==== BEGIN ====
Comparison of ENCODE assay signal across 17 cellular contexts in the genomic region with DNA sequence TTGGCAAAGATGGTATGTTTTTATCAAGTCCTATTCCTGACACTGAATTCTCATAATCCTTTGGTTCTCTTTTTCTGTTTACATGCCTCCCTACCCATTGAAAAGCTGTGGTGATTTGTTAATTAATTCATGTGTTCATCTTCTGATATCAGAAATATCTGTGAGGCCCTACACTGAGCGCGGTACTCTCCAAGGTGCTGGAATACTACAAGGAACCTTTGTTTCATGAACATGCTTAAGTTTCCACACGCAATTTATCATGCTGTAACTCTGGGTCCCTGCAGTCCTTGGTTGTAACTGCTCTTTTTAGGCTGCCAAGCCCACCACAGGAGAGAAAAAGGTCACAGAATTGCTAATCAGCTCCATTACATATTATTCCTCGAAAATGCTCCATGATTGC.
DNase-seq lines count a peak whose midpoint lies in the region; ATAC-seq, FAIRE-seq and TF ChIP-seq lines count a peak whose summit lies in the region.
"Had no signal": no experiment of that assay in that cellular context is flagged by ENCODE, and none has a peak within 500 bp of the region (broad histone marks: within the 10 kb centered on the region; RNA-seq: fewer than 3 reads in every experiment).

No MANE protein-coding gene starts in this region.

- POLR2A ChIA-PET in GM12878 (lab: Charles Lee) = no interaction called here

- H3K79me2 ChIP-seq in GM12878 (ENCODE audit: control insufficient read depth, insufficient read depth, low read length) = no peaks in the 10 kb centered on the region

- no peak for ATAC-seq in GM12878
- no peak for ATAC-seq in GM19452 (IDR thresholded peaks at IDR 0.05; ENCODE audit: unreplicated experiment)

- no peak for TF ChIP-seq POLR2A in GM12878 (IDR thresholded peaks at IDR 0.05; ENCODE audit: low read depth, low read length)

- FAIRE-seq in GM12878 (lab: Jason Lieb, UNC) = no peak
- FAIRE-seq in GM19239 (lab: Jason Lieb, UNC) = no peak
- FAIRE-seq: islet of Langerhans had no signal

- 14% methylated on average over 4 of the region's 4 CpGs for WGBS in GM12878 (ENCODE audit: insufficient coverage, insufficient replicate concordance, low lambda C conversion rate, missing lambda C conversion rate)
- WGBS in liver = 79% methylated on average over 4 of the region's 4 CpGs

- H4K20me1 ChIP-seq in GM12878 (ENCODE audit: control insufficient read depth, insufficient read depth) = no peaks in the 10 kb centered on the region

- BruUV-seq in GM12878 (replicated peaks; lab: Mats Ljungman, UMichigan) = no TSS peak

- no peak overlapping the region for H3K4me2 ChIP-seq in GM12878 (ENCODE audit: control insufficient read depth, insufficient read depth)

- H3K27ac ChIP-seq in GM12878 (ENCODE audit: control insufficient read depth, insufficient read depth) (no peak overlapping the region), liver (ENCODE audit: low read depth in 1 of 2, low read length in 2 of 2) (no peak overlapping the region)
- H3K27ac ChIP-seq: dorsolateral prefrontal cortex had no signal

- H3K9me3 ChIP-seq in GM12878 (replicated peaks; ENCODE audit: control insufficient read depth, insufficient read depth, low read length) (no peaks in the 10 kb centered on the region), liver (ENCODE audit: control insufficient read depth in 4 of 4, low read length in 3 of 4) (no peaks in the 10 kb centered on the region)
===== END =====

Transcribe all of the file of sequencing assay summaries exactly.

Comparison of ENCODE assay signal across 17 cellular contexts in the genomic region with DNA sequence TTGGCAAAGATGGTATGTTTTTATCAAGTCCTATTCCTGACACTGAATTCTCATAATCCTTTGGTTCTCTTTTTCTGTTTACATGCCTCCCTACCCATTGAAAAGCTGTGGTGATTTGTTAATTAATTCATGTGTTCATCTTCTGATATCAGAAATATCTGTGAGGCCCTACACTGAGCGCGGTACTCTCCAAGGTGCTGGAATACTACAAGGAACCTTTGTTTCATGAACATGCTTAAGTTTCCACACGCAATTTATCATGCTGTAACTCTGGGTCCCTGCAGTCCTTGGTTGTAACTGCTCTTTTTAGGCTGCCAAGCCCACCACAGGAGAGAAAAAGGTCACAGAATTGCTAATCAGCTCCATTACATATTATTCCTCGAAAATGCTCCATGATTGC.
DNase-seq lines count a peak whose midpoint lies in the region; ATAC-seq, FAIRE-seq and TF ChIP-seq lines count a peak whose summit lies in the region.
"Had no signal": no experiment of that assay in that cellular context is flagged by ENCODE, and none has a peak within 500 bp of the region (broad histone marks: within the 10 kb centered on the region; RNA-seq: fewer than 3 reads in every experiment).

No MANE protein-coding gene starts in this region.

- POLR2A ChIA-PET in GM12878 (lab: Charles Lee) = no interaction called here

- H3K79me2 ChIP-seq in GM12878 (ENCODE audit: control insufficient read depth, insufficient read depth, low read length) = no peaks in the 10 kb centered on the region

- no peak for ATAC-seq in GM12878
- no peak for ATAC-seq in GM19452 (IDR thresholded peaks at IDR 0.05; ENCODE audit: unreplicated experiment)

- no peak for TF ChIP-seq POLR2A in GM12878 (IDR thresholded peaks at IDR 0.05; ENCODE audit: low read depth, low read length)

- FAIRE-seq in GM12878 (lab: Jason Lieb, UNC) = no peak
- FAIRE-seq in GM19239 (lab: Jason Lieb, UNC) = no peak
- FAIRE-seq: islet of Langerhans had no signal

- 14% methylated on average over 4 of the region's 4 CpGs for WGBS in GM12878 (ENCODE audit: insufficient coverage, insufficient replicate concordance, low lambda C conversion rate, missing lambda C conversion rate)
- WGBS in liver = 79% methylated on average over 4 of the region's 4 CpGs

- H4K20me1 ChIP-seq in GM12878 (ENCODE audit: control insufficient read depth, insufficient read depth) = no peaks in the 10 kb centered on the region

- BruUV-seq in GM12878 (replicated peaks; lab: Mats Ljungman, UMichigan) = no TSS peak

- no peak overlapping the region for H3K4me2 ChIP-seq in GM12878 (ENCODE audit: control insufficient read depth, insufficient read depth)

- H3K27ac ChIP-seq in GM12878 (ENCODE audit: control insufficient read depth, insufficient read depth) (no peak overlapping the region), liver (ENCODE audit: low read depth in 1 of 2, low read length in 2 of 2) (no peak overlapping the region)
- H3K27ac ChIP-seq: dorsolateral prefrontal cortex had no signal

- H3K9me3 ChIP-seq in GM12878 (replicated peaks; ENCODE audit: control insufficient read depth, insufficient read depth, low read length) (no peaks in the 10 kb centered on the region), liver (ENCODE audit: control insufficient read depth in 4 of 4, low read length in 3 of 4) (no peaks in the 10 kb centered on the region)